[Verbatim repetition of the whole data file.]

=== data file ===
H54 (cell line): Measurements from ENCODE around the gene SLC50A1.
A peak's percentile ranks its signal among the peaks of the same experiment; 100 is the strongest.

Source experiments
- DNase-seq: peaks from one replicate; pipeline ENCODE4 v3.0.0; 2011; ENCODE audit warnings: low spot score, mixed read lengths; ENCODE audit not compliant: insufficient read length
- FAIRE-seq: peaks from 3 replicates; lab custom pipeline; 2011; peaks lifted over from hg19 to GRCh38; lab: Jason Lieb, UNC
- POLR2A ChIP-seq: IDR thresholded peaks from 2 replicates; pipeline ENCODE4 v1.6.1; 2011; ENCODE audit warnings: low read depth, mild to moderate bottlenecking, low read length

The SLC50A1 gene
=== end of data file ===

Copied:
H54 (cell line): Measurements from ENCODE around the gene SLC50A1.
A peak's percentile ranks its signal among the peaks of the same experiment; 100 is the strongest.

Source experiments
- DNase-seq: peaks from one replicate; pipeline ENCODE4 v3.0.0; 2011; ENCODE audit warnings: low spot score, mixed read lengths; ENCODE audit not compliant: insufficient read length
- FAIRE-seq: peaks from 3 replicates; lab custom pipeline; 2011; peaks lifted over from hg19 to GRCh38; lab: Jason Lieb, UNC
- POLR2A ChIP-seq: IDR thresholded peaks from 2 replicates; pipeline ENCODE4 v1.6.1; 2011; ENCODE audit warnings: low read depth, mild to moderate bottlenecking, low read length

The SLC50A1 gene